Earlier, the UK's National Police Chiefs' Council said around 350 people had reported abuse
Ten suspects have been identified in a major police investigation into historical child sex offences in youth football.
Greater Manchester Police (GMP) said it was investigating reports from 35 people and its inquiry is growing on a "daily basis".
Earlier, the UK's National Police Chiefs' Council said around 350 people had reported abuse to forces around the country and a dedicated NSPCC helpline.
It came as England manager Gareth Southgate revealed he was once a teammate of an ex-professional who has spoken out about his ordeal.
During a news conference on Thursday, Southgate said child protection in football had improved in recent years.
He said: "I played with one of the players who has recently come forward.
"The reality of that, as they have said, is that they haven't felt able to speak about that until this moment, and that's completely understandable.
"And of course with the benefit of hindsight you always relay then things that you have seen from the past and have an understanding, 'oh, okay, that's why we saw the things we saw'.
"The situation we have now in terms of child protection is completely different, but we mustn't be complacent and think that we have got everything right.
"I think that we are in a much better place than we were 15 to 20 years ago."
Southgate did not identify the player, but he and victim Paul Stewart were briefly teammates at Crystal Palace in the mid-1990s - long after the abuse took place.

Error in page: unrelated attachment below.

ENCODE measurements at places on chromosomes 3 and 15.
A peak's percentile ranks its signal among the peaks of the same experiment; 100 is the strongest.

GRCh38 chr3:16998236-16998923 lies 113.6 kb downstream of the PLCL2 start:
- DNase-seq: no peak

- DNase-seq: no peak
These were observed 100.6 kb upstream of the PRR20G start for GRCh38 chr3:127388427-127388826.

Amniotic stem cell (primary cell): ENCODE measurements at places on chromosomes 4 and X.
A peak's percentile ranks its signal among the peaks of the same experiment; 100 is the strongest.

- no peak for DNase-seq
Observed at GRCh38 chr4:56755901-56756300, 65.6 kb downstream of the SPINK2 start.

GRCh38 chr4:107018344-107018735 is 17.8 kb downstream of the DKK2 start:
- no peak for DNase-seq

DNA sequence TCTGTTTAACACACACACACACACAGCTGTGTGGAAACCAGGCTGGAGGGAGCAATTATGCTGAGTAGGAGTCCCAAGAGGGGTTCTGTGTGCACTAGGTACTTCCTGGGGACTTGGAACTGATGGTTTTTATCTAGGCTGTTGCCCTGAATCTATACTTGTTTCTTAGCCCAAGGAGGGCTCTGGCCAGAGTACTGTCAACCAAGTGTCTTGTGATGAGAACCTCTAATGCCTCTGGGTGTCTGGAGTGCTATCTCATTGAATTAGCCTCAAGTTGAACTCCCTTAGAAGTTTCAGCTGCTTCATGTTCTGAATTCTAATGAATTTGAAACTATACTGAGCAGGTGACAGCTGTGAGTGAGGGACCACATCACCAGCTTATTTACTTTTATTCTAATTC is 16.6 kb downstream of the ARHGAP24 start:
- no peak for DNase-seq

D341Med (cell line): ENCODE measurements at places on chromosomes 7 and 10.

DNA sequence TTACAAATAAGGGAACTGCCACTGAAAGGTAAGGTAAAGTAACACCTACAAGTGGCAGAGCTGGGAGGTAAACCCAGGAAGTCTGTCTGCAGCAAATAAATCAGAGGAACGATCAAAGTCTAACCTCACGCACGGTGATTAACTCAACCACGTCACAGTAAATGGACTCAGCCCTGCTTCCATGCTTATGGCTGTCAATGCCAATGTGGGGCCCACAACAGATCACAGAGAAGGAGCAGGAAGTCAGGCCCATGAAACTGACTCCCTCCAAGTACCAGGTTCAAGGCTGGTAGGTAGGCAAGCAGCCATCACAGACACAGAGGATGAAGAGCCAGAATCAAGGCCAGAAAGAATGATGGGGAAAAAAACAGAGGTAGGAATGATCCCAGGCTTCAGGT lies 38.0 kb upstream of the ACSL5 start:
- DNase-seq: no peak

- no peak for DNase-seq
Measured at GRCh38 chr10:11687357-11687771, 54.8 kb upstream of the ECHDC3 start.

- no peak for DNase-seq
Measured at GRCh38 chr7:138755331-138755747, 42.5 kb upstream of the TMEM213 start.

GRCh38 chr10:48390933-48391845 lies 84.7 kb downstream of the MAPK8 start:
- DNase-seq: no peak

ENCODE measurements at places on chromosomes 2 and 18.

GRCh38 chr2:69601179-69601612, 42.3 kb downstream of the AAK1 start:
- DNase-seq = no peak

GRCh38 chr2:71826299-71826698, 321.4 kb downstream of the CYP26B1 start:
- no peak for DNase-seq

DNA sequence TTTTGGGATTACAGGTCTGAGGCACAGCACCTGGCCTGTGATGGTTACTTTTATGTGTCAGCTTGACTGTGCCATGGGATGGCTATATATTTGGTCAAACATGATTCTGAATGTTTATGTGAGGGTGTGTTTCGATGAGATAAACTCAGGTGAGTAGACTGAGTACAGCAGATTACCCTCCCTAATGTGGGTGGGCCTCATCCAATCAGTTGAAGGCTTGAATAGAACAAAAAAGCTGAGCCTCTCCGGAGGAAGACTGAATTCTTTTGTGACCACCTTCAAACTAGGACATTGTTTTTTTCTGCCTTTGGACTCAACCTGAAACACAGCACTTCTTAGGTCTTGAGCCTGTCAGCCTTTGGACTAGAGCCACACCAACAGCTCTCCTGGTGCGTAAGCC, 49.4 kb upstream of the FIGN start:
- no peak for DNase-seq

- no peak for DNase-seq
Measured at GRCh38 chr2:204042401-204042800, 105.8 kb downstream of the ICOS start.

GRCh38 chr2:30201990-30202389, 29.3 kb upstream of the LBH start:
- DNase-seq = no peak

Stewart told Sky News he was abused for four years in the 1970s by youth team coach Frank Roper, who is now dead.
He said it ruined his childhood.
The England international, who also played for Liverpool and Tottenham, said Roper threatened to kill his parents and brother if he told anyone about the attacks.
"He is not going to take any more of my life away from me," he said. "I'm not going to dwell on Frank Roper."
Former Crewe Alexandra player Andy Woodward was the first ex-professional to reveal he had been abused, prompting an investigation by the Football Association.
Other former footballers have also waived their anonymity to speak publicly about their experiences of sexual assault in youth football.
More than a quarter of UK police forces are looking into abuse allegations.
Derbyshire Constabulary, Devon and Cornwall, Warwickshire, Avon and Somerset, Essex and Norfolk Police are the latest to confirm they are investigating claims, bringing the current tally to 17.
North Yorkshire, Dorset, Staffordshire, Greater Manchester, North Wales, Cambridgeshire, Hampshire, Cheshire, Northumbria, Scotland Yard and Police Scotland have also launched inquiries.
The NSPCC says its dedicated hotline set up in response to the allegations received 860 calls in its first week.
According to reports, some football clubs have paid "hush money" to victims to keep them quiet.
FA chief executive Martin Glenn said clubs would be investigated "If there has been any evidence of any breach of the rules - including hushing up - regardless of (their) size".
The governing body has commissioned an internal review into what actions it took in the past and the conduct of clubs where abuse may have taken place.
Mr Glenn said child abuse was a "society issue" but "if the FA have made errors, we will own up to them".